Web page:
Is This The Weekend That The App Finally Begins To Die?

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The end is nigh for TikTok. Again.

Beginning Sunday night, new downloads of the social media app could be banned in America, the result of a executive order issued by President Trump last month. Originally, this ban was going to take effect last Sunday—but then the Commerce Department gave TikTok a one-week extension to work out a deal for the Chinese-owned app to sell itself to a U.S. firm.

ByteDance, TikTok’s parent company, has such a deal worked out with Oracle
ORCL
and Walmart
WMT
, though the exact terms of those negotiations are unclear. Each side made conflicting comments earlier this week about the ownership stakes and about who would control the company.

The White House is insisting that ByteDance divest TikTok out of professed fears that ByteDance will mishandle user data and face pressure from China’s government. TikTok has become the hottest new app in the world and the most popular new social network to emerge since Snapchat. It has over 100 million users in America and nearly 700 million across the world after two years of skyrocket growth.

Trump has signed off on Oracle and Walmart leading a deal to acquire TikTok, and the fate of the transaction rests now with the Chinese government. According to The Wall Street Journal, Chinese officials are reviewing the deal but worry it would set a dangerous precedent for other Chinese companies, making them vulnerable to similar pressure to leave China if they grow too competitive with foreign rivals. State media in China has panned the deal, labeling the Trump administration’s pressure on ByteDance as “bullying” and dismissing the White House’s worries about TikTok as “hooligan logic.”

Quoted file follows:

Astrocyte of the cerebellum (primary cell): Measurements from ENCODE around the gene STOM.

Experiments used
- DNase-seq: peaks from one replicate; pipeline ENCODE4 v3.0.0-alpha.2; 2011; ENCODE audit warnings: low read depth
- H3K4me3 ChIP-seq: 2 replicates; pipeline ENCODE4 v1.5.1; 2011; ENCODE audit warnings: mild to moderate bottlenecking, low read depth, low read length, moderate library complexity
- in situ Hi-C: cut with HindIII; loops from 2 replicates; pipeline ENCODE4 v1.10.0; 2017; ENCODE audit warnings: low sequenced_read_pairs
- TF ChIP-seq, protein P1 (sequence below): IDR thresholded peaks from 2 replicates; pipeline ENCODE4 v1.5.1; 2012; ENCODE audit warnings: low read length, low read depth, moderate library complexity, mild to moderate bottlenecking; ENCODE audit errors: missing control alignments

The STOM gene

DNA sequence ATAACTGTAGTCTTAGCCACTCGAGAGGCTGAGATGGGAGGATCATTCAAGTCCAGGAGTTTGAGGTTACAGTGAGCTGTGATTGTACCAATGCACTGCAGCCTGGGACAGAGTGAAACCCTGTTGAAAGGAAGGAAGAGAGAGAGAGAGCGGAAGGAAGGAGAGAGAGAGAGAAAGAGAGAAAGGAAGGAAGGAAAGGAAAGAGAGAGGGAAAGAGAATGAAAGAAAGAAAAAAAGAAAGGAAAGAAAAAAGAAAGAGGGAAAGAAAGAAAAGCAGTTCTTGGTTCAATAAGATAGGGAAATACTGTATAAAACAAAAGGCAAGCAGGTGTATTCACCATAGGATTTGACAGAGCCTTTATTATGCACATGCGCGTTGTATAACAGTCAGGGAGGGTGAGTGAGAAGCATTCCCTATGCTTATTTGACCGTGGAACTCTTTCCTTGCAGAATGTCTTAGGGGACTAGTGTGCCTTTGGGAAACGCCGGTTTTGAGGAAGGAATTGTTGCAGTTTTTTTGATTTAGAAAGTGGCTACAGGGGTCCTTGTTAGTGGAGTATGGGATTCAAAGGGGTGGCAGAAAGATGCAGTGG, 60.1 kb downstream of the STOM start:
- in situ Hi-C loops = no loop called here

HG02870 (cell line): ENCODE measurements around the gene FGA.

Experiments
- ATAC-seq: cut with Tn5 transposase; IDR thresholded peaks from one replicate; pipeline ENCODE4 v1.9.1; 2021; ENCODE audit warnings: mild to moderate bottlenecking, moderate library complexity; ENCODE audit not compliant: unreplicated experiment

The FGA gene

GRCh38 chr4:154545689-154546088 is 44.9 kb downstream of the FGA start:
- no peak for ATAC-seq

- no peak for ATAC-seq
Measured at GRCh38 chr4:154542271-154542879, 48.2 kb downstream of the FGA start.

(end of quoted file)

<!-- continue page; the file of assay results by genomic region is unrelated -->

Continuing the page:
TikTok has asked a federal judge to temporarily block the ban, and the White House may be dragged into a weekend court appearance over that legal action. It’s hard to tell what the outcome of that legal maneuver could be.

The ban would begin at midnight on Sunday evening, commencing what could be a slow death for the app. People who’ve already downloaded the app would be able to keep using it, but the company wouldn’t be able to add new users, and the download prohibition would likely prompt users to begin focusing on other apps.

Another Trump-imposed deadline looms on Nov. 12, the day when another executive order would essentially end all of TikTok’s operations in America. The company acknowledged in a court filing this week that a full ban in the U.S., such as the one that could begin in November, would devastate its business across the world—even if it was lifted after a few months.

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